The availability of state land as an object to be distributed to the community is very limited, so a legal policy is needed that involves the roles of all related agencies. Efforts to settle the provision of agricultural land must be carried out by taking into account sectoral, holistic, and sustainable policies, especially in formulating a legal policy as an operational basis for all relevant stakeholders in accordance with their respective authorities. Several agencies related to the allocation of agricultural land include: (1) the Ministry of Agrarian Affairs/National Land Agency has a role in granting land title certificates, (2) the Ministry of Forestry and Environment has the authority to determine the release of forest areas to meet the availability of state land which will be distributed, and (3) the Ministry of Villages, Development of Disadvantaged Areas, and Transmigration provides legalization for the use of state reserve land in the form of management rights.

Control of land by the state creates responsibility for the achievement of justice and prosperity for the people. Post-conflict land redistribution is not only advocated for political purposes, but must be able to have a positive impact on improving the welfare of the beneficiaries. The experience of post-conflict land redistribution in El Salvador indicates that the government's failure to provide technical assistance and skills contributes to the failure in maintaining peace [12]. Increasing the capacity of knowledge and skills on an ongoing basis plays an important role in restoring peaceful livelihoods [40]. The land given is expected to be productive and not neglected or traded to other parties. The government must oversee and provide adequate assistance so that agricultural land can be productive. This is in line with the concept of access arrangement as stated in Paragraph 2 of Government Regulation 86/2018.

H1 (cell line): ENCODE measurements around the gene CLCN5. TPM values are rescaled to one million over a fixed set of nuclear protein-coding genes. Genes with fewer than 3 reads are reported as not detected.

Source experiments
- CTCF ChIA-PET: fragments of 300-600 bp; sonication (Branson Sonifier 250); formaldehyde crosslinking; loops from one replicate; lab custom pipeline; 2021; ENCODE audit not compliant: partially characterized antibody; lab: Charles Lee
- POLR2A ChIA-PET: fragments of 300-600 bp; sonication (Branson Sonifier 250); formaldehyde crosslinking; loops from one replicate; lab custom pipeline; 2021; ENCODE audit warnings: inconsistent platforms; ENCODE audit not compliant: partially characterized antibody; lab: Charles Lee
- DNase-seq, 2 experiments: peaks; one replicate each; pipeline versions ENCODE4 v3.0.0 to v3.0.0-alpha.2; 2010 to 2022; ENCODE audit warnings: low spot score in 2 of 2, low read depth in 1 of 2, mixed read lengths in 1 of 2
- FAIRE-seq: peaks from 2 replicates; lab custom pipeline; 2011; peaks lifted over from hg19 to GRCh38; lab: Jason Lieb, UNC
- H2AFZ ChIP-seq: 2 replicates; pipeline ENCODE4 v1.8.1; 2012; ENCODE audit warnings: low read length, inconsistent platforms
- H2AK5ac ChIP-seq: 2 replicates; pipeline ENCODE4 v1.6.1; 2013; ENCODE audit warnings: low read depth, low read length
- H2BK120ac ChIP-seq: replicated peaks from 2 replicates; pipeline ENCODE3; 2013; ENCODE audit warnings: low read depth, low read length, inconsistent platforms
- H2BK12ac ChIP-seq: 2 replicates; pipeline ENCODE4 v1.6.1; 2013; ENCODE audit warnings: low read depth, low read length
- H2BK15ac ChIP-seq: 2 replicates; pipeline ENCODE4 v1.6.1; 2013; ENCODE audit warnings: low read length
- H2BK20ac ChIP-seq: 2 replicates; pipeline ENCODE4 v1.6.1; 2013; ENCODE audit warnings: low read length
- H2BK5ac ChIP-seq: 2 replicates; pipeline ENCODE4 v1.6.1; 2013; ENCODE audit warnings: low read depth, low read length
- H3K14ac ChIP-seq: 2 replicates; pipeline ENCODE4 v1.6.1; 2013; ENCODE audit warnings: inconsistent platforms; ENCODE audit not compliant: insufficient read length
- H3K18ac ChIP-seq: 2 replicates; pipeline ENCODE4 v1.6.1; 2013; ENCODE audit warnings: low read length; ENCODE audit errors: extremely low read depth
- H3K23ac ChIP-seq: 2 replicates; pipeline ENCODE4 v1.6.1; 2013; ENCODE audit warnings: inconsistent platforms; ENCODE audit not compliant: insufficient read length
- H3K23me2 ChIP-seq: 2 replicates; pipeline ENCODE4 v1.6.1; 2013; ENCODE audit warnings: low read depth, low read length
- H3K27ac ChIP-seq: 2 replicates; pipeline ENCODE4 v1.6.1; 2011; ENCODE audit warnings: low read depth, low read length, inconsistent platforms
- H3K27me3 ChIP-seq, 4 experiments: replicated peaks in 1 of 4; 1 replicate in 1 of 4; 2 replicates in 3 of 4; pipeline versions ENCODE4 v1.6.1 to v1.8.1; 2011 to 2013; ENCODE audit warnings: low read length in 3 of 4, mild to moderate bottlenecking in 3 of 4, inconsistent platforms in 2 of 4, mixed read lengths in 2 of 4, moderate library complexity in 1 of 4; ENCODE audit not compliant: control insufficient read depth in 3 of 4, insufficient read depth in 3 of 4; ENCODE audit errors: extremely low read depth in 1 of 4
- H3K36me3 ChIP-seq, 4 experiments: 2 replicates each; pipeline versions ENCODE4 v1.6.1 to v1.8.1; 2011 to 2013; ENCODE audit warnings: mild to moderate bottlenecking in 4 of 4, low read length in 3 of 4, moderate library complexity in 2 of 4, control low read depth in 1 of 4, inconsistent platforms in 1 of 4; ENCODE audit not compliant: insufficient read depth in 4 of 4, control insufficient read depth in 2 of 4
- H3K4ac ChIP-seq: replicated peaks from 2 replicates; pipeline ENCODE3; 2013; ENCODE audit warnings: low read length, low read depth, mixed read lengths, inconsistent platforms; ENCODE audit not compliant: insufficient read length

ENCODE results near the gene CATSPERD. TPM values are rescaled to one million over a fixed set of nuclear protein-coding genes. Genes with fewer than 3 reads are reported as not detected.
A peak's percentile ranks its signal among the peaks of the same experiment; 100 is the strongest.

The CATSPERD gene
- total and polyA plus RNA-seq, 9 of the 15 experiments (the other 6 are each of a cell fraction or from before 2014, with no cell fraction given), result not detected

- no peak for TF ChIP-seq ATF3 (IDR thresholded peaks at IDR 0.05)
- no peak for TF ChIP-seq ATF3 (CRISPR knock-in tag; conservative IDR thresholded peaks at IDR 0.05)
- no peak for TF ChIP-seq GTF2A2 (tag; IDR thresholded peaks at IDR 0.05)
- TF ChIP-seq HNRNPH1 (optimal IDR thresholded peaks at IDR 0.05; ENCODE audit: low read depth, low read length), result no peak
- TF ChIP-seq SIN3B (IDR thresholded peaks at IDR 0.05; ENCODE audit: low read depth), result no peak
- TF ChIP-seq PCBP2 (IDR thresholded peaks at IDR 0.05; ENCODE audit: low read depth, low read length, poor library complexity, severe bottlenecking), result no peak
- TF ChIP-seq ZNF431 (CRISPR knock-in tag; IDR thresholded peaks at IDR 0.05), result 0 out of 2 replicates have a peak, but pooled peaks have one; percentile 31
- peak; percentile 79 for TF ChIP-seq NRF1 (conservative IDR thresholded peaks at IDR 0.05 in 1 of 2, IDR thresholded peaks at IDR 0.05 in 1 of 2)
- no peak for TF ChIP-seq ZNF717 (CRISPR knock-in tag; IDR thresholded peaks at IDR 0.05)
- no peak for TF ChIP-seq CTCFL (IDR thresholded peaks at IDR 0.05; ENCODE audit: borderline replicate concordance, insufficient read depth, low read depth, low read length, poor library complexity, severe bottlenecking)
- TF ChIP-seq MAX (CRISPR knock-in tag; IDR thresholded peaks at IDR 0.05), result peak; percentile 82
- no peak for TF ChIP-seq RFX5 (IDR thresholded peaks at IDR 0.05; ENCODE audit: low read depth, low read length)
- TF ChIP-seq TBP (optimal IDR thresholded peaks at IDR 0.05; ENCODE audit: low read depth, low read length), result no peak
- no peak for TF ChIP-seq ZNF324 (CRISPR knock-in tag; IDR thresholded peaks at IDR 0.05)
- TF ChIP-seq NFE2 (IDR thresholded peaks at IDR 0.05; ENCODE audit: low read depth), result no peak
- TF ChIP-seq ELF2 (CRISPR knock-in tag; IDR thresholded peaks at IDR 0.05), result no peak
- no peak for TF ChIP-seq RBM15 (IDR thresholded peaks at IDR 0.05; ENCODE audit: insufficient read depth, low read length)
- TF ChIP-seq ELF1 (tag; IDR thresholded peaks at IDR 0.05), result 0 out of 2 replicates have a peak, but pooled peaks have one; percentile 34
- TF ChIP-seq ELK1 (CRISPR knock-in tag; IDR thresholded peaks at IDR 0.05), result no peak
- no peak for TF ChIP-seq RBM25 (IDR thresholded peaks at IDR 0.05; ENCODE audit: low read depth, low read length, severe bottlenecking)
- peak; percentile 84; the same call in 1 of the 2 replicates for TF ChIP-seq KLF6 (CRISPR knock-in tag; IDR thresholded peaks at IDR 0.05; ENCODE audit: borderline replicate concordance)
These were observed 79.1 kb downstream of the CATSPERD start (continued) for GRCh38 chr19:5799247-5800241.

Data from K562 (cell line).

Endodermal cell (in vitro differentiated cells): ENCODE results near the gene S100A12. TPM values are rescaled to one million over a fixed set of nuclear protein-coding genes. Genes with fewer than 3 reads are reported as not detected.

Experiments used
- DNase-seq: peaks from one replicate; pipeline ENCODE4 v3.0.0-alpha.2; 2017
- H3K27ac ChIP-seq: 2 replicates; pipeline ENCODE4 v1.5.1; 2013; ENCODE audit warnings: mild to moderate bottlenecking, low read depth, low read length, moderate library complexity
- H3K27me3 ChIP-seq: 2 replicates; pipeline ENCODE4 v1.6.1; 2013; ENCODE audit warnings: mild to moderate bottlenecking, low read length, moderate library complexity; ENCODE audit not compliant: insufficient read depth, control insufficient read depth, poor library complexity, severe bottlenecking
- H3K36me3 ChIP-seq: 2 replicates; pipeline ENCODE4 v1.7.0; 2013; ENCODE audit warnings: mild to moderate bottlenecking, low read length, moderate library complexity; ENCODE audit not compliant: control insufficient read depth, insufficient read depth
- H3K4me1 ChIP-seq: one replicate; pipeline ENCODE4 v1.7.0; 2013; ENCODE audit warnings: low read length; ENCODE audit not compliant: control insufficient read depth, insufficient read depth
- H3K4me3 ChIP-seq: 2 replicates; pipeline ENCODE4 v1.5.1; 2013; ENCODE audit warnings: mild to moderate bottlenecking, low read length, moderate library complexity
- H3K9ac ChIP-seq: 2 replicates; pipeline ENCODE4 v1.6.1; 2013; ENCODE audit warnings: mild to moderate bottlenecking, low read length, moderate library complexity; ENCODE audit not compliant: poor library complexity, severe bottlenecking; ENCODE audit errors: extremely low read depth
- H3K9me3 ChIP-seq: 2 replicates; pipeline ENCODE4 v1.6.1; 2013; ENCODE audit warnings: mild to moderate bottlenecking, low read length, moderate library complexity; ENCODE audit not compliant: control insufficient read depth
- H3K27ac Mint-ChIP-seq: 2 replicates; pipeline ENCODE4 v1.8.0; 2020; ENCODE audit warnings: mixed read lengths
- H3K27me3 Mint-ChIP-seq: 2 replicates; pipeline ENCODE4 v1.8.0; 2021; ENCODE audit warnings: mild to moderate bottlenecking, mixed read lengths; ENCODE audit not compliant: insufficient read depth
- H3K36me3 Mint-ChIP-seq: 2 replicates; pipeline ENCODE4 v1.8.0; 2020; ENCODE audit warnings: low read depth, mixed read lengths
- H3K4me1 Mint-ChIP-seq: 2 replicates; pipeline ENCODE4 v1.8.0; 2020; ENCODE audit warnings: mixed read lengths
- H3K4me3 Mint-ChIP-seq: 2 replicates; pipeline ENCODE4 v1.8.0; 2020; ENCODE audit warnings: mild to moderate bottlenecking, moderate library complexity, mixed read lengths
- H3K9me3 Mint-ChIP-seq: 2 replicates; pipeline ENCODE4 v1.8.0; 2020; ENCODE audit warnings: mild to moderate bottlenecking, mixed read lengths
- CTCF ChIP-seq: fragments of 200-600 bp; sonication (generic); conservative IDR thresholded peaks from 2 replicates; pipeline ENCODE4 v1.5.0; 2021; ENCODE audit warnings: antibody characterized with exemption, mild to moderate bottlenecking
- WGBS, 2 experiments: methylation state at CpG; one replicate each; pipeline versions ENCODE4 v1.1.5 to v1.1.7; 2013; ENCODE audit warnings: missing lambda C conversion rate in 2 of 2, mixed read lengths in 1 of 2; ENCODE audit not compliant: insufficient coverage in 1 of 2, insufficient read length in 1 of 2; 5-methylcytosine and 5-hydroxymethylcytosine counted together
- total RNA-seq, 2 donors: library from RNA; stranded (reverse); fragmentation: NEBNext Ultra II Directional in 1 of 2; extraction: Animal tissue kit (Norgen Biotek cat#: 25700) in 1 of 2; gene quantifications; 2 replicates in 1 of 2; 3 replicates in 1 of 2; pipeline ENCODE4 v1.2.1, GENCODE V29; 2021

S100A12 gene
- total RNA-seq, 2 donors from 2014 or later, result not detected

Figure 3. Agrarian reform policy framework

The government needs to prepare and make careful planning of land use. The grand design must be determined to be one of the strategic programs at both the central and regional levels so that its implementation becomes focused and integrated towards the same target. It is compiled and elaborated in the form of activities and budgets available in each related agency to support the successful allocation of agricultural land and its empowerment.

Agrarian reform activities should be carried out based on certain commodity clusters. The commodities developed must be on a large scale and in one area, so that their management is easier and more comprehensive. These types of commodities adjust to the characteristics of the local wisdom of each region, by first conducting a feasibility study with an approach to land use aspects as a way to achieve sustainable land management [41]. The improvement of the welfare of the people receiving the post-conflict land distribution in Aceh certainly has a positive correlation to the continuing improvement of the peaceful situation in Aceh. The economic conditions of the people regarding the productive use of agricultural land after the conflict in Aceh can certainly maintain long-term peace in Aceh and prevent the nation's disintegration.

In summary, the advancement of peace in Aceh province has yielded remarkable outcomes. Nevertheless, the allocation of agricultural land for ex-combatants, amnestied political prisoners, and conflict victims, as stipulated in the 2005 Helsinki MoU, was overlooked for an extended period. With the commitment to agrarian reform, this issue is now receiving serious attention. Yet, immediate corrective actions are necessary to resolve the outstanding compensation issue, encompassing legal recognition, effective multi-stakeholder coordination, and the formulation of tangible ideas to bolster economic empowerment.

4. Conclusion